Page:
3. Spironolactone: This diuretic drug can be used topically or orally to reduce androgen production and inhibit androgens from binding to receptors. Oral spironolactone side effects may include electrolyte abnormalities, irregular menstruation in women, erectile dysfunction in men.[12] 
  4. Corticosteroids: Injectable steroids help suppress localized inflammation that can cause hair loss. Side effects may include skin atrophy, discoloration, infections.[13]
  5. Immunotherapy: Medications like diphencyprone and squaric acid dibutylester can help generate an allergic reaction and stimulate hair regrowth in those with alopecia areata. Can cause skin irritation, rash, itching, etc.[14] 
  6. Light Therapy: Low level laser or LED red light applied to affected areas may help stimulate follicles. Minimal side effects.[15]
  7. Hair Transplant Surgery: Hair grafts can surgically be implanted in thinning areas for permanent results. Risks include infections, scarring, poor hair growth, etc.[16]

Once deemed immutable and irreversible, so-called 'genetically determined conditions' prove responsive to simple dietary modifications that, unlike drugs have side benefits and not side effects, for the vast majority of those who use them. As ongoing research continues affirming food as healing medicine, rediscovering this backyard remedy for an age-old cosmetic concern highlights nature's brilliance in providing us solutions for medical conditions that also nourish us deeply and prevent other conditions from taking root.

If you'd like to learn more about the wonderful health benefits of Pumpkin Seed Oil/Meal and natural alternatives to pharmaceuticals for combating Alopecia, check out the links below for our databases on the subjects.


[1] Olsen EA, Messenger AG, Shapiro J, et al. Evaluation and treatment of male and female pattern hair loss. J Am Acad Dermatol. 2005;52(2):301-311.

[2] Hoffmann R. Male androgenetic alopecia. Clin Exp Dermatol. 2002;27(5):373-382.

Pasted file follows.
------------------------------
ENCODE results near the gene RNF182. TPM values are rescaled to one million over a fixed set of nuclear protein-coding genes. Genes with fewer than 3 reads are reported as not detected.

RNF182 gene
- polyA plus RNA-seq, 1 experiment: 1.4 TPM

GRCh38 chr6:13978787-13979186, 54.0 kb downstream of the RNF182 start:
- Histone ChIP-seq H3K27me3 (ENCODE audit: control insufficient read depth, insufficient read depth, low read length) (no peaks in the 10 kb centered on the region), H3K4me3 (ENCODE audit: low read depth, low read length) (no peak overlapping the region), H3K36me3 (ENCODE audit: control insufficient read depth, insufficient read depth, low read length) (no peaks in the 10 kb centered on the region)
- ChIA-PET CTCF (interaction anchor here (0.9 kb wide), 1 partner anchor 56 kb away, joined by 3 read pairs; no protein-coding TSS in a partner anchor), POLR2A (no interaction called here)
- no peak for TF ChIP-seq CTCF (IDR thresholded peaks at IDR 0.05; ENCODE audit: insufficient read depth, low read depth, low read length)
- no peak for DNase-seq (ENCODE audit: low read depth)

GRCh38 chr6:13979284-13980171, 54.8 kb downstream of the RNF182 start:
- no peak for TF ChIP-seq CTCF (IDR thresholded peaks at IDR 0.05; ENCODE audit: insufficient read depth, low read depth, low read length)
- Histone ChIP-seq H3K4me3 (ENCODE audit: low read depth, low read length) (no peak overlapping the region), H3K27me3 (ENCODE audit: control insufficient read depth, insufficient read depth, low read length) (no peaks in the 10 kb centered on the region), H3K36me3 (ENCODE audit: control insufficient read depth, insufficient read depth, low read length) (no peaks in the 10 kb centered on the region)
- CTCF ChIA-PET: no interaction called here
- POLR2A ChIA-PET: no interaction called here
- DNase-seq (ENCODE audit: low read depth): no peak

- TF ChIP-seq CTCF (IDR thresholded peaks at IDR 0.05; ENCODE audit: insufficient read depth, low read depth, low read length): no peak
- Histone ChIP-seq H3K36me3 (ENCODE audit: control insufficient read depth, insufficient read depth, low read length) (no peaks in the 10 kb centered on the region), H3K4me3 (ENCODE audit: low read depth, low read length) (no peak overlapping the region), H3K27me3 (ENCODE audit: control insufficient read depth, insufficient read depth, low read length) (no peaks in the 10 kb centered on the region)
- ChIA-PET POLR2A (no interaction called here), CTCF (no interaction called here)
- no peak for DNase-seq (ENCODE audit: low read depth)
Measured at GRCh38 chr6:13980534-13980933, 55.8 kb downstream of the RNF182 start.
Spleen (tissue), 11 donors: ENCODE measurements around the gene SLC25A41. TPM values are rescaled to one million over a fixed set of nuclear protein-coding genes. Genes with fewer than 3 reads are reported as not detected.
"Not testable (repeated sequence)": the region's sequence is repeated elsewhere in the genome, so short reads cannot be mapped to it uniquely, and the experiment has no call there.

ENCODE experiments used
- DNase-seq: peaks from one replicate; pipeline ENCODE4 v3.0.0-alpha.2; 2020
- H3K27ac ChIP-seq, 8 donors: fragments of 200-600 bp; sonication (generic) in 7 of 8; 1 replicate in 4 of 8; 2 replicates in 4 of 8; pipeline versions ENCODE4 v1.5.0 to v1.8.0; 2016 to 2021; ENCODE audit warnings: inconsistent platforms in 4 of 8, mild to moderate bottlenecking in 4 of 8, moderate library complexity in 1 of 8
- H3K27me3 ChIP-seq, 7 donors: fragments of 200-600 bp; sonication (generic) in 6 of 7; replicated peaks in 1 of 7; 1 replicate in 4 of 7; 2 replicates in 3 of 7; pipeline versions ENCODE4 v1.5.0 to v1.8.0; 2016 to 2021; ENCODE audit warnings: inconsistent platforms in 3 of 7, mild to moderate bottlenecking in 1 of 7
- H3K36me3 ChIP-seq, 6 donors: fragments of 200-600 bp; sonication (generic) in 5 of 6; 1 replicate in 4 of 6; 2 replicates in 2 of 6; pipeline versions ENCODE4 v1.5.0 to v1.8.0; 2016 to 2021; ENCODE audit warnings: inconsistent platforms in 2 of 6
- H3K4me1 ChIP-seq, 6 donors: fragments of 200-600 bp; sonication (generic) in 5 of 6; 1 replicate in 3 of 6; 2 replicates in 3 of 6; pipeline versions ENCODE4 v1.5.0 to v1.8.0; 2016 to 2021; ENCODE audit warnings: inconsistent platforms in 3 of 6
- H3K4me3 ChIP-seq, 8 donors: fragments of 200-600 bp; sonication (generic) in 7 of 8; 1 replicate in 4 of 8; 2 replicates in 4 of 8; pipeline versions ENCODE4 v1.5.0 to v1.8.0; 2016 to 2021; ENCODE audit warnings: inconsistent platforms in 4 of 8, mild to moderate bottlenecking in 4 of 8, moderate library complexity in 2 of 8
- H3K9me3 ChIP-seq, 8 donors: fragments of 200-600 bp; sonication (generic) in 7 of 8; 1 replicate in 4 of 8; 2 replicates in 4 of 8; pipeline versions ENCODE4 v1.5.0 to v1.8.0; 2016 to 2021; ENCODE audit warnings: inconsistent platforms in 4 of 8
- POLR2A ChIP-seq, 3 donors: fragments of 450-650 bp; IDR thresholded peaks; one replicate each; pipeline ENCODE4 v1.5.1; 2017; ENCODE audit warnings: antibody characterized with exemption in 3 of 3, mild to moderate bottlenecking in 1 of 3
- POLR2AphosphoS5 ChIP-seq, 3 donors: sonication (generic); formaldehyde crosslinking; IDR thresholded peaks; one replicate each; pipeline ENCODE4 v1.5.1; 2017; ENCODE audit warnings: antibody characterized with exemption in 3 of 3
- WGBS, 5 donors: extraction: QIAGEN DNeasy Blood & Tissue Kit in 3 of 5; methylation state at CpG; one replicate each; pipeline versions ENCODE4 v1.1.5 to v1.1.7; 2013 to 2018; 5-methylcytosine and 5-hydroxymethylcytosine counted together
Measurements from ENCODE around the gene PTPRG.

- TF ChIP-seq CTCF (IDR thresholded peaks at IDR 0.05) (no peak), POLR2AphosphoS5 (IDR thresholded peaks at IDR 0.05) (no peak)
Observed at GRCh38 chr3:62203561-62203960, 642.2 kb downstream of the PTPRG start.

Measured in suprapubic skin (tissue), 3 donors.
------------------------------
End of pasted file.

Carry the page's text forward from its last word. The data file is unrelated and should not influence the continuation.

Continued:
[3] Cho YH, Lee SY, Jeong DW, Choi EJ, Kim YJ, Lee JG, Yi YH, Cha HS. Effect of Pumpkin Seed Oil on Hair Growth in Men with Androgenetic Alopecia: A Randomized, Double-Blind, Placebo-Controlled Trial. Evid Based Complement Alternat Med. 2014;2014:549721.

[4] Kaufman KD. Androgens and alopecia. Mol Cell Endocrinol. 2002;198(1-2):89-95.

[5] Carbin BE, Larsson B, Lindahl O. Treatment of benign prostatic hyperplasia with phytosterols. Br J Urol. 1990;66(6):639-641.

[6] Gossell-Williams M, Davis A, O'Connor N. Inhibition of testosterone-induced hyperplasia of the prostate of Sprague-Dawley rats by pumpkin seed oil. J Med Food. 2006;9(2):284-286.

[7] Zambo I. Analytical standardization of peponen. Mediflora. 1988;89:6

[8] Hong H, Kim CS, Maeng S. Effects of pumpkin seed oil and saw palmetto oil in Korean men with symptomatic benign prostatic hyperplasia. Nutr Res Pract. 2009 Fall;3(4):323-7.

[9] Almohanna HM, Ahmed AA, Tsatalis JP, Tosti A. The Role of Vitamins and Minerals in Hair Loss: A Review. Dermatol Ther (Heidelb). 2019;9(1):51-70.

[10] Mella JM, Perret MC, Manzotti M, Catalano HN, Guyatt G. Efficacy and safety of finasteride therapy for androgenetic alopecia: a systematic review. Arch Dermatol. 2010;146(10):1141-1150.

[11] Traish AM, Hassani J, Guay AT, Zitzmann M, Hansen ML. Adverse side effects of 5α-reductase inhibitors therapy: persistent diminished libido and erectile dysfunction and depression in a subset of patients. J Sex Med. 2011;8(3):872-884.

[12] Levy LL, Emer JJ. Female pattern alopecia: current perspectives. Int J Womens Health. 2013;5:541-556. Published 2013 Oct 3.

[13] Alves R, Grimalt R. A Review of Platelet-Rich Plasma: History, Biology, Mechanism of Action, and Classification. Skin Appendage Disord. 2018;4(1):18-24.

[14] Xing L, Dai Z, Jabbari A, et al. Alopecia areata is driven by cytotoxic T lymphocytes and is reversed by JAK inhibition. Nat Med. 2014;20(9):1043-1049.

[15] Avci P, Gupta GK, Clark J, Wikonkal N, Hamblin MR. Low-level laser (light) therapy (LLLT) for treatment of hair loss. Lasers Surg Med. 2014;46(2):144-151.

[16] Rose PT. Hair Restoration Surgery: Challenges and Solutions. Clin Cosmet Investig Dermatol. 2015;8:361-370.